Inside Business: Culture? It's time to define your terms
Sunday 06 December 1998
Part of the problem is that culture comes in all sorts of guises. At Hewlett-Packard or Andersen Consulting there are clear identities. But at many other organisations it is not nearly so obvious what they stand for and how they go about their business.
Another difficulty is that there has been a shift in what we mean when we talk about culture. In the past it tended to mean little more than "the way we do things around here". Increasingly, though, it has become more complex than that, with various "implicit" values kicking in.
As a result, managers who are completely comfortable about grappling with the harder issues can shy away from dealing with it, even if they suspect that the notion of culture might contain a magic ingredient that can help them achieve those other targets.
It is this reluctance to get involved that Rob Goffee and Gareth Jones hope to counter with The Character of a Corporation (HarperCollins, pounds 19.99). They demonstrate just how important they think the issue is by sub-titling their book How Your Company's Culture Can Make or Break Your Business, and then set about trying to make the subject accessible.
At the heart of this drive for accessibility is an analytical methodology that divides corporate cultures into four key types: fragmented, networked, mercenary and communal. The idea is not that any one of these is right, just that one might be more appropriate. It is, therefore, incumbent upon organisations to understand how they can shift from one to another. They also need to appreciate that most organisations are characterised by several characters at once, and it is, therefore, critical that everybody should understand where these different cultures are, and how they can clash.
The authors also introduce the notion a life cycle in a culture, generally starting with the communal, where a group is focused on performance and often ending in the fragmented, where employees do their own thing.
Finally, they remind the reader that any form of culture can be functional or dysfunctional - "all it takes to slip from the good to the bad is people demonstrating the behaviours of sociability or solidarity to their own benefit, not the organisation's".
Having pointed out that it is with good reason that managers have tended to regard culture as something fuzzy and amorphous, they then stress that diagnosing your culture is not always as easy as it looks.
Nor do they stop there: there is advice on avoiding a dysfunctional culture; on shifting from one to another; and tips on motivation and incentives.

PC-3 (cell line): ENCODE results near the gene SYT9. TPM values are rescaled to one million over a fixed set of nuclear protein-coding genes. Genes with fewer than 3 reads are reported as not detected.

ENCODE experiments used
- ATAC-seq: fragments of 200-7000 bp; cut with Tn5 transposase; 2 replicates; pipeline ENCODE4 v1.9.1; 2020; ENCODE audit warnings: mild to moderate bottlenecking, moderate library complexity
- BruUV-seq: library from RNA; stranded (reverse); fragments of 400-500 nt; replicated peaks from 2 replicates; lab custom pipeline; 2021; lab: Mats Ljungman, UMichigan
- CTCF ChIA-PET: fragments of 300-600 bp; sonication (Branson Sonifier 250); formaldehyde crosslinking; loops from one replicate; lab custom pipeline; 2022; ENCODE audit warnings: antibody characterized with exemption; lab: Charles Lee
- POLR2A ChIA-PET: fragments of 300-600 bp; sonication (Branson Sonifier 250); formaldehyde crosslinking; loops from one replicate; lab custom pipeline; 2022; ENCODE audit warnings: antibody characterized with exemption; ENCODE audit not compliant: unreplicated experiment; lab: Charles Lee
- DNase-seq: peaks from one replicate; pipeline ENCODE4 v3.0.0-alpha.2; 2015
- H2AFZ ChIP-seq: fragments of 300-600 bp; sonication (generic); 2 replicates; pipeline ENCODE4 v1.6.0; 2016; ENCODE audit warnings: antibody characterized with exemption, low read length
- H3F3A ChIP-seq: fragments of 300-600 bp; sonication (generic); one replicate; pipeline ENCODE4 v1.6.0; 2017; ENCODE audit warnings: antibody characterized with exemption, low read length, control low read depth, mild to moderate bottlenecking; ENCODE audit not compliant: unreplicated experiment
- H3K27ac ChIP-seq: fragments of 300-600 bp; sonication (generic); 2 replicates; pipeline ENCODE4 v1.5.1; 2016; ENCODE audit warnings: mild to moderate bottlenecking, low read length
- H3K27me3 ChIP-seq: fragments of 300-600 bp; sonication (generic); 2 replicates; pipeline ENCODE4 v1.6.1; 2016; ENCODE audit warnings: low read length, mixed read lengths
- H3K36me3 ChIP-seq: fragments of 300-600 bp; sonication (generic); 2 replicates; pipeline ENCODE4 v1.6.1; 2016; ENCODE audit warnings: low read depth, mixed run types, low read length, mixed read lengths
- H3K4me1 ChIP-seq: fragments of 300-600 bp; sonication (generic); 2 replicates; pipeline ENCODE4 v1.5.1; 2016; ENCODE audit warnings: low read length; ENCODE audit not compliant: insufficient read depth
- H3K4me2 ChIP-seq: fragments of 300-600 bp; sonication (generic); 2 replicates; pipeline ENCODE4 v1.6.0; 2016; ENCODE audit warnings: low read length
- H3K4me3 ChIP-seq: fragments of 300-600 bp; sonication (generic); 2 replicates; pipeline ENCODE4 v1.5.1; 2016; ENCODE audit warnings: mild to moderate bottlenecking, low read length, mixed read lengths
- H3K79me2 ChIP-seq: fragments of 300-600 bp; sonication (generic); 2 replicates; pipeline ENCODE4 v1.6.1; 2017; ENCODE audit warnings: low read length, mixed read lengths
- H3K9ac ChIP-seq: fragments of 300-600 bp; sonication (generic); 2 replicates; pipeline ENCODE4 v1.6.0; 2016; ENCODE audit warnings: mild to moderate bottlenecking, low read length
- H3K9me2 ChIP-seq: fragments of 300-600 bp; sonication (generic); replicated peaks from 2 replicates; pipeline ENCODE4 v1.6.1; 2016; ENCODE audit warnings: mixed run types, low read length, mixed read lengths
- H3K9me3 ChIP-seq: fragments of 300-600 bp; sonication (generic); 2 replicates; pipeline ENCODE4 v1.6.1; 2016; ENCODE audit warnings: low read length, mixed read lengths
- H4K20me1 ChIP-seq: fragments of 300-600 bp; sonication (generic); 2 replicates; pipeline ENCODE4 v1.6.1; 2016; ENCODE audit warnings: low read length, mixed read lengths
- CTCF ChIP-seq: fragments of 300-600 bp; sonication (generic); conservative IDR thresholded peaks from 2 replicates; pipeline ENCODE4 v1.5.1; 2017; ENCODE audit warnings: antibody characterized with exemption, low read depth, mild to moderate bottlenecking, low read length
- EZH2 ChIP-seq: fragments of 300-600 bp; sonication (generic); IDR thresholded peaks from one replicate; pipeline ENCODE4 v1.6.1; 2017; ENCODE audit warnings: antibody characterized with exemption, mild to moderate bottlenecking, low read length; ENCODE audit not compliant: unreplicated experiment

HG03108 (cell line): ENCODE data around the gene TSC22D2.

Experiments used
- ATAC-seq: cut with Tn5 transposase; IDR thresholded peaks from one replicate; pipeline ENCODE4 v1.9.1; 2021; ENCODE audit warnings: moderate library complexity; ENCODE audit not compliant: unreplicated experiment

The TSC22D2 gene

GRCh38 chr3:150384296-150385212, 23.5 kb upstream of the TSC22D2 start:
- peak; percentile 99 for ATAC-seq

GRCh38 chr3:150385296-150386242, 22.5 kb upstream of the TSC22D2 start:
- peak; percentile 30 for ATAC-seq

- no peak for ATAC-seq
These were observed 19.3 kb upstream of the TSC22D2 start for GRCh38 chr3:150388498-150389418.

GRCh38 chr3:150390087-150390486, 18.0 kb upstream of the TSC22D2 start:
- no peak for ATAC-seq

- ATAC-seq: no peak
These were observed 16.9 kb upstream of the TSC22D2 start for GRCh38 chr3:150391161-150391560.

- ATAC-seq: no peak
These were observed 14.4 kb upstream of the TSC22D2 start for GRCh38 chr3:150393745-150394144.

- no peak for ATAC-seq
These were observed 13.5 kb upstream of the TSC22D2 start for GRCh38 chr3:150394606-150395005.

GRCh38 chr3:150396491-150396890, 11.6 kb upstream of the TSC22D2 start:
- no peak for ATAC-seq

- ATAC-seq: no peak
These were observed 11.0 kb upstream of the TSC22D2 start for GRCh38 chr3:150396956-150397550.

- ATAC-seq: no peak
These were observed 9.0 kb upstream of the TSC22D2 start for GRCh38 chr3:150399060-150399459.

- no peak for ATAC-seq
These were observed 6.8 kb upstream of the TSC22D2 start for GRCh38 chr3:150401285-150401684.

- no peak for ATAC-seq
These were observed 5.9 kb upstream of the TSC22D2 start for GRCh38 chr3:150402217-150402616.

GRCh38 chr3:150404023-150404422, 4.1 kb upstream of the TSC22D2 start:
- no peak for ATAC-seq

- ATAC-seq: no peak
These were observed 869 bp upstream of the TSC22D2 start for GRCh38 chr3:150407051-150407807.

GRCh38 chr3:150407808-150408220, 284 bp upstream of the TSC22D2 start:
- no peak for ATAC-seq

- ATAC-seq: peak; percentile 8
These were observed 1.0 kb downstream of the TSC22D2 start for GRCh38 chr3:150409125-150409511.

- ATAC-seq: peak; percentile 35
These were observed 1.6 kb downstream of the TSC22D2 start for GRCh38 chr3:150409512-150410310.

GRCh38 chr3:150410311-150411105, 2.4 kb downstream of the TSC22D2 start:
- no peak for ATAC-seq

As Voltaire once said, “Ice cream is exquisite. What a pity it isn’t illegal”
- 1 Mother fed her daughter tapeworms to make her skinny for beauty pageant
- 2 Crystal Palace next manager latest: Palace consider Ally McCoist - EXCLUSIVE
- 3 Richard Dawkins on babies with Down Syndrome: 'Abort it and try again – it would be immoral to bring it into the world'
- 4 ALS ice bucket challenge co-founder Corey Griffin drowns, aged 27
- 5 Tim Sherwood column: 'It started as a three-horse race but turned into the Grand National'
'Alien thigh bone' on Mars: Excitement from alien hunters at 'evidence' of extraterrestrial life
West poised to join forces with Assad in face of Islamic State
Pamela Anderson rejects ice bucket challenge because of ALS experiments on animals: 'Mice had holes drilled into their skulls'
James Foley 'beheaded': Isis video shows militant with British accent 'execute US journalist' – as hunt begins for killer
ALS ice bucket challenge co-founder Corey Griffin drowns, aged 27
Richard Dawkins on babies with Down Syndrome: 'Abort it and try again – it would be immoral to bring it into the world'
Scottish independence: English people overwhelmingly want Scotland to stay in the UK
Isis threat: Cameron wants an alliance with Iran
Michael Brown shooting: Chaos erupts on the streets of Ferguson after autopsy shows teenager was shot six times – twice in the head
Disgusting, frustrating, but intriguing: how the country really feels about its politicians
Bin bag full of cats' heads discovered near Manchester's Curry Mile
iJobs Money & Business
£50000 - £60000 per annum: Harrington Starr: Network Engineer - CCNP, Hedge Fu...
£60000 - £70000 per annum: Harrington Starr: Senior Network Engineer-CCIE, Mul...
£30000 - £50000 per annum: Harrington Starr: Network Infrastructure Engineer (...
£35000 - £45000 per annum: Harrington Starr: Network Engineer (CCNP, BGP, Mult...